I show my house the pictures of you ask it if it remembers when you lived closer when you were a frequent guest. I feel the ache and the strain of a house trying to uproot itself, as if it were some great, lazy dog trying to find the will to move twitching its tail in a futile attempt to attract attention to itself.
I, too, wish I could find some way to reach you that doesn’t require the enormous effort it takes to get to the airport or make plans that involve weeks and weeks of my life in advance. These are fragile excuses, ones I don’t dare speak aloud. Instead, I tell the house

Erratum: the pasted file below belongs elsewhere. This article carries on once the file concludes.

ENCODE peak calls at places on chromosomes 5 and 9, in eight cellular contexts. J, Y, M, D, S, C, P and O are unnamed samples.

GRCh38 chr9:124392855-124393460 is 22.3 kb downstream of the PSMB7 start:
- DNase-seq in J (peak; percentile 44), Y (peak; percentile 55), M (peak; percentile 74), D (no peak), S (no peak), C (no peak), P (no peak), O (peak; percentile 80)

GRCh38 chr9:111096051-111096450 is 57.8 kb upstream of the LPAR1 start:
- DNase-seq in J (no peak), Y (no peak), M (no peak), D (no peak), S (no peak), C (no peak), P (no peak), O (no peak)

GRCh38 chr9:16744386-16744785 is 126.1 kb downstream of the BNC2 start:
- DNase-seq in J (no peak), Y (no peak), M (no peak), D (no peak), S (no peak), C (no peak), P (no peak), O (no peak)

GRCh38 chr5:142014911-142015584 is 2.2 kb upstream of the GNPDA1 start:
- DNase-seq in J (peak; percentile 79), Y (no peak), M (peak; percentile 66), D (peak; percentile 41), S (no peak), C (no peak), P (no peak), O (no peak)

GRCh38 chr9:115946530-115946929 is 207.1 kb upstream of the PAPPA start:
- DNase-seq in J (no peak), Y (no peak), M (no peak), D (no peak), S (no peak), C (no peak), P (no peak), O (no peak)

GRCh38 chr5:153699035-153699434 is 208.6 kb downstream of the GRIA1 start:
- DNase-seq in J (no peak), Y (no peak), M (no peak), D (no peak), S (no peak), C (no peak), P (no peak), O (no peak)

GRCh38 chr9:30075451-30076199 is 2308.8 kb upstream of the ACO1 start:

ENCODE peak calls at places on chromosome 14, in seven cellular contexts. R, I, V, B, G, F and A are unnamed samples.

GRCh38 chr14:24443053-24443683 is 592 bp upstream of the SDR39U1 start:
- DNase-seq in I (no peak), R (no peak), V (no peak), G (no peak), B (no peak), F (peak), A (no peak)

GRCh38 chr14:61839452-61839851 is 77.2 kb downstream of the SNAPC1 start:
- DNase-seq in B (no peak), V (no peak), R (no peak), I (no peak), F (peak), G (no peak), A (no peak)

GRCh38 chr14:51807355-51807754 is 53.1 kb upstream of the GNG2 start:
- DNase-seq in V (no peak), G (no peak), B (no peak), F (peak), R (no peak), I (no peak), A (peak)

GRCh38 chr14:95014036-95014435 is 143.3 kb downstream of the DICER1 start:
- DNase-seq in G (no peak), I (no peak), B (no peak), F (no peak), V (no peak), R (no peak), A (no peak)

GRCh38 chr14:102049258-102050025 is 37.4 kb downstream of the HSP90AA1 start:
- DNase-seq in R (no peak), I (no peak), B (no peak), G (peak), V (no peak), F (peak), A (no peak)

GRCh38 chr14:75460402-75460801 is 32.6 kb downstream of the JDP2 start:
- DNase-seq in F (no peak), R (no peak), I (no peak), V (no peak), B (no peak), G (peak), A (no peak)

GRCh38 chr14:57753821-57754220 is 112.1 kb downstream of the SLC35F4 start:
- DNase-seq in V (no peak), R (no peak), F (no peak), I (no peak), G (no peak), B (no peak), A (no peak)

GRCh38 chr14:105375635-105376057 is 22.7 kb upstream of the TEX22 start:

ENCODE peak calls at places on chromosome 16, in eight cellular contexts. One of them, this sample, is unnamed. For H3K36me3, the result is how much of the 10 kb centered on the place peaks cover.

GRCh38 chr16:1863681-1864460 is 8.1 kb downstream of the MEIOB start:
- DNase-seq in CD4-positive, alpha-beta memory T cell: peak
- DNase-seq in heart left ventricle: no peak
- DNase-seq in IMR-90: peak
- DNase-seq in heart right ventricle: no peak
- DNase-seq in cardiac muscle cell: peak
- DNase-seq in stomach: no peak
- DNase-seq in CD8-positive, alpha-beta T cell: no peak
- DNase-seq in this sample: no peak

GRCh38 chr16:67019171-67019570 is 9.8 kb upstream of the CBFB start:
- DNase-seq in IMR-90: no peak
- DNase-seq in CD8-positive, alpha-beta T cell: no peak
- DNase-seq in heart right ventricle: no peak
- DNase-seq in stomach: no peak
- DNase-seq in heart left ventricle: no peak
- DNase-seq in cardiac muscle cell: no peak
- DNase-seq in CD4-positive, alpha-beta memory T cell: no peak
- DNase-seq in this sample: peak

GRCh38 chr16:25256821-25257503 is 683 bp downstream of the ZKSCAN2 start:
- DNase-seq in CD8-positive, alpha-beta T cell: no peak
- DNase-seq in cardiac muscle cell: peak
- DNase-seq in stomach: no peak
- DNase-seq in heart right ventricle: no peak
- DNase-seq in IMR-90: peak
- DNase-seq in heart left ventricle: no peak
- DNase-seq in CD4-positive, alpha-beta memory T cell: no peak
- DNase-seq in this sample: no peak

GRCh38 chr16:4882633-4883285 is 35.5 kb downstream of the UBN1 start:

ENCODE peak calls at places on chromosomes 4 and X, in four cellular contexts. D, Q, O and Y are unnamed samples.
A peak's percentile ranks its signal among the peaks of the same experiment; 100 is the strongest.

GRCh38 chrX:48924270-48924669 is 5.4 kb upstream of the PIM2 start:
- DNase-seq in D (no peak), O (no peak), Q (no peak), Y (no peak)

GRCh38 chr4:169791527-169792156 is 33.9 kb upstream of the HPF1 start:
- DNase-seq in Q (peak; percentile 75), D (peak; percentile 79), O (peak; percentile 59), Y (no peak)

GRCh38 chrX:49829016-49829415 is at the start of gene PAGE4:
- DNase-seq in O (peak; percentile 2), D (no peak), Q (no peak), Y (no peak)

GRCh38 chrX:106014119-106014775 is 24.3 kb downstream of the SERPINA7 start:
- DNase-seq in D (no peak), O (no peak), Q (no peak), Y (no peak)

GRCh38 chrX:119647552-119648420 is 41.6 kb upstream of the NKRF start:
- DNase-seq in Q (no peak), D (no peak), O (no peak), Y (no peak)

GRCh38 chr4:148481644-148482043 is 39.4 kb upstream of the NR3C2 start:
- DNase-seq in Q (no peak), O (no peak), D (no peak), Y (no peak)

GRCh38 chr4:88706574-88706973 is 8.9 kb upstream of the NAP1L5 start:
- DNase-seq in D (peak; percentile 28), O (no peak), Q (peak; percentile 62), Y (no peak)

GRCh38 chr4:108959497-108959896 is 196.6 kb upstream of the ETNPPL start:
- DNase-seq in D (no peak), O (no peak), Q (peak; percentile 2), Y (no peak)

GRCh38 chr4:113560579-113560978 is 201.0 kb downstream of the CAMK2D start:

you’ll be back someday to sit on my couch and fill these empty rooms with your stories and your laughter and it will be so wonderful that it will be as if you’d never left.